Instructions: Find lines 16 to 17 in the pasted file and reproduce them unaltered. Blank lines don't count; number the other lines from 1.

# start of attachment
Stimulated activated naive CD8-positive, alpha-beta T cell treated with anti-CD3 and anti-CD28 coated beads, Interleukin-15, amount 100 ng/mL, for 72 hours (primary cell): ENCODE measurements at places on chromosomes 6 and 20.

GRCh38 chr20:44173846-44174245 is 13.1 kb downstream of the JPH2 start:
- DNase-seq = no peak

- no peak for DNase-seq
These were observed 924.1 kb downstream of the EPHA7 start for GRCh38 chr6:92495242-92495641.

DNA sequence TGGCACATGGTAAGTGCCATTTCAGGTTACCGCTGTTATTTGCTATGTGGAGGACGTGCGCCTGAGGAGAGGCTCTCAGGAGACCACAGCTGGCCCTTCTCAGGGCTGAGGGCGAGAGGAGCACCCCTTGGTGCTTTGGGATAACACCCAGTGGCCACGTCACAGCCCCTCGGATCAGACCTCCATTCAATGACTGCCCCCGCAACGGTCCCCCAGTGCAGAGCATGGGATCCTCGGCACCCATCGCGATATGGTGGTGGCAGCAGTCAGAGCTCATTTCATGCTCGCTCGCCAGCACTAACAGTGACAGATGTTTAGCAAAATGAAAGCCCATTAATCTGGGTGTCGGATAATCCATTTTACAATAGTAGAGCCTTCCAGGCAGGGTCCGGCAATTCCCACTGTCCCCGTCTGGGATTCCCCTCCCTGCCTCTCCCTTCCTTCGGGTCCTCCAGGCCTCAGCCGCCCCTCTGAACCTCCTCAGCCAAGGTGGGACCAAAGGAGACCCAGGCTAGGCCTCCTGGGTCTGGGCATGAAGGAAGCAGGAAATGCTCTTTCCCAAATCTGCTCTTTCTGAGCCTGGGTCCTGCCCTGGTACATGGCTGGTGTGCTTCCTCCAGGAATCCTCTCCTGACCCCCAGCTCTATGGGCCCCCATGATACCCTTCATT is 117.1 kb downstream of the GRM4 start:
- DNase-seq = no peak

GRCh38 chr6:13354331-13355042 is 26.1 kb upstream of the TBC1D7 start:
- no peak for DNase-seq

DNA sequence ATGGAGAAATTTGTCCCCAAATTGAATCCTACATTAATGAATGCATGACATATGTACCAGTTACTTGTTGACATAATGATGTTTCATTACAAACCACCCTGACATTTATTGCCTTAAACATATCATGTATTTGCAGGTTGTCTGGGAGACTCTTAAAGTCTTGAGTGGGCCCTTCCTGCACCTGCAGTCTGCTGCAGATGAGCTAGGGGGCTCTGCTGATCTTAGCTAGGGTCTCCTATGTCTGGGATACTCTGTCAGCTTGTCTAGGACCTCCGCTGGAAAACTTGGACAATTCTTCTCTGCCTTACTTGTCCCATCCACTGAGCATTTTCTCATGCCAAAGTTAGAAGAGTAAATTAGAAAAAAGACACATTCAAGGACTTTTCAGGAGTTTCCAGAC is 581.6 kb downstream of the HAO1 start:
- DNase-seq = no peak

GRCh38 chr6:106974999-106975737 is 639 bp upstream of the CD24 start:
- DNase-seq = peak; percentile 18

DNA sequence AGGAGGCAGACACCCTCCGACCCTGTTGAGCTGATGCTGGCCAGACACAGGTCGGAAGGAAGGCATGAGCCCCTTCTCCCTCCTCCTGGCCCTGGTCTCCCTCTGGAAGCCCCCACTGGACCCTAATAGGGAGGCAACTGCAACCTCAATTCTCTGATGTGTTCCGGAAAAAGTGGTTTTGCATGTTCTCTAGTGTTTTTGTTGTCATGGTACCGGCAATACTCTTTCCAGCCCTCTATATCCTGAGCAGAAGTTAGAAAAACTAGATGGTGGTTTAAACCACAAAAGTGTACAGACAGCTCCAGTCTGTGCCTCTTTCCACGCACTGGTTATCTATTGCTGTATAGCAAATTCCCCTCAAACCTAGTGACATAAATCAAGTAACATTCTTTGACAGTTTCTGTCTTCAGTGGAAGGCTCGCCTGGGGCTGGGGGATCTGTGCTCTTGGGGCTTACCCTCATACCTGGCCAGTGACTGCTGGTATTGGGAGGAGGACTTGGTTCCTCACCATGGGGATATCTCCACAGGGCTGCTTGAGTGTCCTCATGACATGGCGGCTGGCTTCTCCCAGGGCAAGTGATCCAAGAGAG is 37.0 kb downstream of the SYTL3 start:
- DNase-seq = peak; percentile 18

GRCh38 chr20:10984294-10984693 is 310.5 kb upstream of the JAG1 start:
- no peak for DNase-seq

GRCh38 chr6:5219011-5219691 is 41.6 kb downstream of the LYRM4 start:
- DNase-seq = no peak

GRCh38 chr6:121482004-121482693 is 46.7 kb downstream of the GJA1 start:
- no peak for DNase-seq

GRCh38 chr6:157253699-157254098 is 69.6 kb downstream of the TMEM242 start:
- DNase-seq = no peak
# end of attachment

GRCh38 chr20:10984294-10984693 is 310.5 kb upstream of the JAG1 start:
- no peak for DNase-seq